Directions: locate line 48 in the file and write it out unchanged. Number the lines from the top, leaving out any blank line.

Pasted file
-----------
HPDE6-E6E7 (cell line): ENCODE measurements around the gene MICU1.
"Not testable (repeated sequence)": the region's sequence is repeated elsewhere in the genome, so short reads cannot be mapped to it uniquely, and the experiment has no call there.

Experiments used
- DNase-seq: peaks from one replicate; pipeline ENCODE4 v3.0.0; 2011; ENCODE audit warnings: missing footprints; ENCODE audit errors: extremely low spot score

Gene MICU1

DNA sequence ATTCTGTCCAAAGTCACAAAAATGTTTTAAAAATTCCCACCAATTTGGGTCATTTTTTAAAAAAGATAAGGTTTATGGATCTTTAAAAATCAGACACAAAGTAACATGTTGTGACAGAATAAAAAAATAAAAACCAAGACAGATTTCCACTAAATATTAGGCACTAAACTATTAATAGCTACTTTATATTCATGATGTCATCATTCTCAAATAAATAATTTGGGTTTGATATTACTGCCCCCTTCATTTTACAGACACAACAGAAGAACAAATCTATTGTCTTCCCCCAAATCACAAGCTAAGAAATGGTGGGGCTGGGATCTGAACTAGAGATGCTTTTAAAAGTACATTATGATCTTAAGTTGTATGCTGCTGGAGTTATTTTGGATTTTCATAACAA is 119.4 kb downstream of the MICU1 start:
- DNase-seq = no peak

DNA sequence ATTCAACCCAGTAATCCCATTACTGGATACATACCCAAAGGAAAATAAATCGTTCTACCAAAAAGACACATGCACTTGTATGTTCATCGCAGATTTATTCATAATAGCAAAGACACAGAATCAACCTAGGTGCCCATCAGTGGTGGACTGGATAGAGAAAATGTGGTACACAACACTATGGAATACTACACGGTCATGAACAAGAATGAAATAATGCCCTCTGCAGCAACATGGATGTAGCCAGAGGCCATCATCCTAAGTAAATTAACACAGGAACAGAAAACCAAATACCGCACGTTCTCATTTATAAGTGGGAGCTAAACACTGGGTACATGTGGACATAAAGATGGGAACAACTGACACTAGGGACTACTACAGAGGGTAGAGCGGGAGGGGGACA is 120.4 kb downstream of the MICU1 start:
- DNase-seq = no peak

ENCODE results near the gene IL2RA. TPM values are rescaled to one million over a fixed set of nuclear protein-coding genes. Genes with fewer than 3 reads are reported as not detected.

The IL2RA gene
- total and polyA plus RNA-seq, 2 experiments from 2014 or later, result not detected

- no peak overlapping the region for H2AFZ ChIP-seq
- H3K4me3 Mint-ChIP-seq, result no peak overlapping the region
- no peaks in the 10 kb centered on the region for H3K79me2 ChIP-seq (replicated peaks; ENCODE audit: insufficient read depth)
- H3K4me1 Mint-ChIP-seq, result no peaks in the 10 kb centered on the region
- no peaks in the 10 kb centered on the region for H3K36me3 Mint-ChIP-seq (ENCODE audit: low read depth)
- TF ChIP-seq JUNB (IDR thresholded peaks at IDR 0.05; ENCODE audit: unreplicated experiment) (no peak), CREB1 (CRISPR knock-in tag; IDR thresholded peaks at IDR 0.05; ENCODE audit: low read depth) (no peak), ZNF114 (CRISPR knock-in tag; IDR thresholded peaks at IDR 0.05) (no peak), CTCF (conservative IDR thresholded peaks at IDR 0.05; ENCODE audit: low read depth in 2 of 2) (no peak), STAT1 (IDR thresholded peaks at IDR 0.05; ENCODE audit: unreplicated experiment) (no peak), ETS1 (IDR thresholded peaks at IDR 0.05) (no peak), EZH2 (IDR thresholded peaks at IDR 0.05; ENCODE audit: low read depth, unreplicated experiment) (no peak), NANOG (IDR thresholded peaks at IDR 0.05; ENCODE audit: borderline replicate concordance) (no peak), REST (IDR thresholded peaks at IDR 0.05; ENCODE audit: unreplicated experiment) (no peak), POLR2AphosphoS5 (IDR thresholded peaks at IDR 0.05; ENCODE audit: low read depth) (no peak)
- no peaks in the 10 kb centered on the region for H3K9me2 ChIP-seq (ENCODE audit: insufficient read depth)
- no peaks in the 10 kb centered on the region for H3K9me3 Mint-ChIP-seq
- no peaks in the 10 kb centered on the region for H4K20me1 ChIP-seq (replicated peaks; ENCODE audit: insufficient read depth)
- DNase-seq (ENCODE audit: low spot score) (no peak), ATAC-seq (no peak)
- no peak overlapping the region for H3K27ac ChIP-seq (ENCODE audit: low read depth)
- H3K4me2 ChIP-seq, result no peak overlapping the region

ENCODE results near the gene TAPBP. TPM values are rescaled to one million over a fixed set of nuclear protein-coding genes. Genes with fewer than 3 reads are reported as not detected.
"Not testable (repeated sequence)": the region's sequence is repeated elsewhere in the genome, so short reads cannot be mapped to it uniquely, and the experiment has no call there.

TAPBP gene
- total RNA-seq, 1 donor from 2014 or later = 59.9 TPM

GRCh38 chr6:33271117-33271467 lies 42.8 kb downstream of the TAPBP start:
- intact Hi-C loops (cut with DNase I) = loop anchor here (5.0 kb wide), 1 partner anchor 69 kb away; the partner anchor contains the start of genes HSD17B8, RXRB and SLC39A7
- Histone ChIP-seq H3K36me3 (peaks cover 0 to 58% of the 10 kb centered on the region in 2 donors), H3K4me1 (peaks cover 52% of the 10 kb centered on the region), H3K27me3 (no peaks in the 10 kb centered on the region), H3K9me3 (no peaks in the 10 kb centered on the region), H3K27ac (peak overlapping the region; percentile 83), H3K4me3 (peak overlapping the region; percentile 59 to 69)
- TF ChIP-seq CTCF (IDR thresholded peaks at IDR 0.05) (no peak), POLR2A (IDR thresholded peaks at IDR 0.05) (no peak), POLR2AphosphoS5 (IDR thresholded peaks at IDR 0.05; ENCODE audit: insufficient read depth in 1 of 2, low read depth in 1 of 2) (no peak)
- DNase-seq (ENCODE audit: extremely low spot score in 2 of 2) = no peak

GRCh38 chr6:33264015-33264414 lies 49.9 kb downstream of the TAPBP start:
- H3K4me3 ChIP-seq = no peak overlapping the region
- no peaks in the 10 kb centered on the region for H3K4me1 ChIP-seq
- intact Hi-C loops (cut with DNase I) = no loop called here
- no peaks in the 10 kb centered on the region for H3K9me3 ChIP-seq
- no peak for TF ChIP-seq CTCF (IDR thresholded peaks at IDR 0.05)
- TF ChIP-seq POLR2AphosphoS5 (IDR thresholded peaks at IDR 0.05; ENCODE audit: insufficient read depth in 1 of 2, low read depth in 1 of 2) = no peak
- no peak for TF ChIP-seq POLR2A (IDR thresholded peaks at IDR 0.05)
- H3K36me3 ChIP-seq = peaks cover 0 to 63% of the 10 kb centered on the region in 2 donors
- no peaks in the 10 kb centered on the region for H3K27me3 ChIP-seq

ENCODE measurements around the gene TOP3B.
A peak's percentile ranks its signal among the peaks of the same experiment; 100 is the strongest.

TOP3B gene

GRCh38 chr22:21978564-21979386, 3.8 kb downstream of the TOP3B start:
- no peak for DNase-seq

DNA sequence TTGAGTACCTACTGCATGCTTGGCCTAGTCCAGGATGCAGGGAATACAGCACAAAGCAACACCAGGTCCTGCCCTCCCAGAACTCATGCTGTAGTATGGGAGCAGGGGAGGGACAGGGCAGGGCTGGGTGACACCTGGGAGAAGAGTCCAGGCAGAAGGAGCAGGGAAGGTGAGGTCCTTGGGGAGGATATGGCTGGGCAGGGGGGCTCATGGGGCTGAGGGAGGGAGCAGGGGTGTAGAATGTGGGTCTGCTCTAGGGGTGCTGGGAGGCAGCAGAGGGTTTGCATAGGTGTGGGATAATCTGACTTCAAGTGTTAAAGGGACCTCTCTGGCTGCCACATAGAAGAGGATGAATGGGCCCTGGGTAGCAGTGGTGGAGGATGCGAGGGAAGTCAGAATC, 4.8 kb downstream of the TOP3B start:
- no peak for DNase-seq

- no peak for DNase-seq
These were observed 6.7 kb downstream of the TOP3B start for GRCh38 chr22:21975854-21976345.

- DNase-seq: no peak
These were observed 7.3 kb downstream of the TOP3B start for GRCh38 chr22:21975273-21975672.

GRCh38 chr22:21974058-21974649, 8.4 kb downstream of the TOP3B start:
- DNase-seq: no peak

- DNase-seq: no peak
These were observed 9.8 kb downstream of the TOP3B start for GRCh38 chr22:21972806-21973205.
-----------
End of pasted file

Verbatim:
- no peak for DNase-seq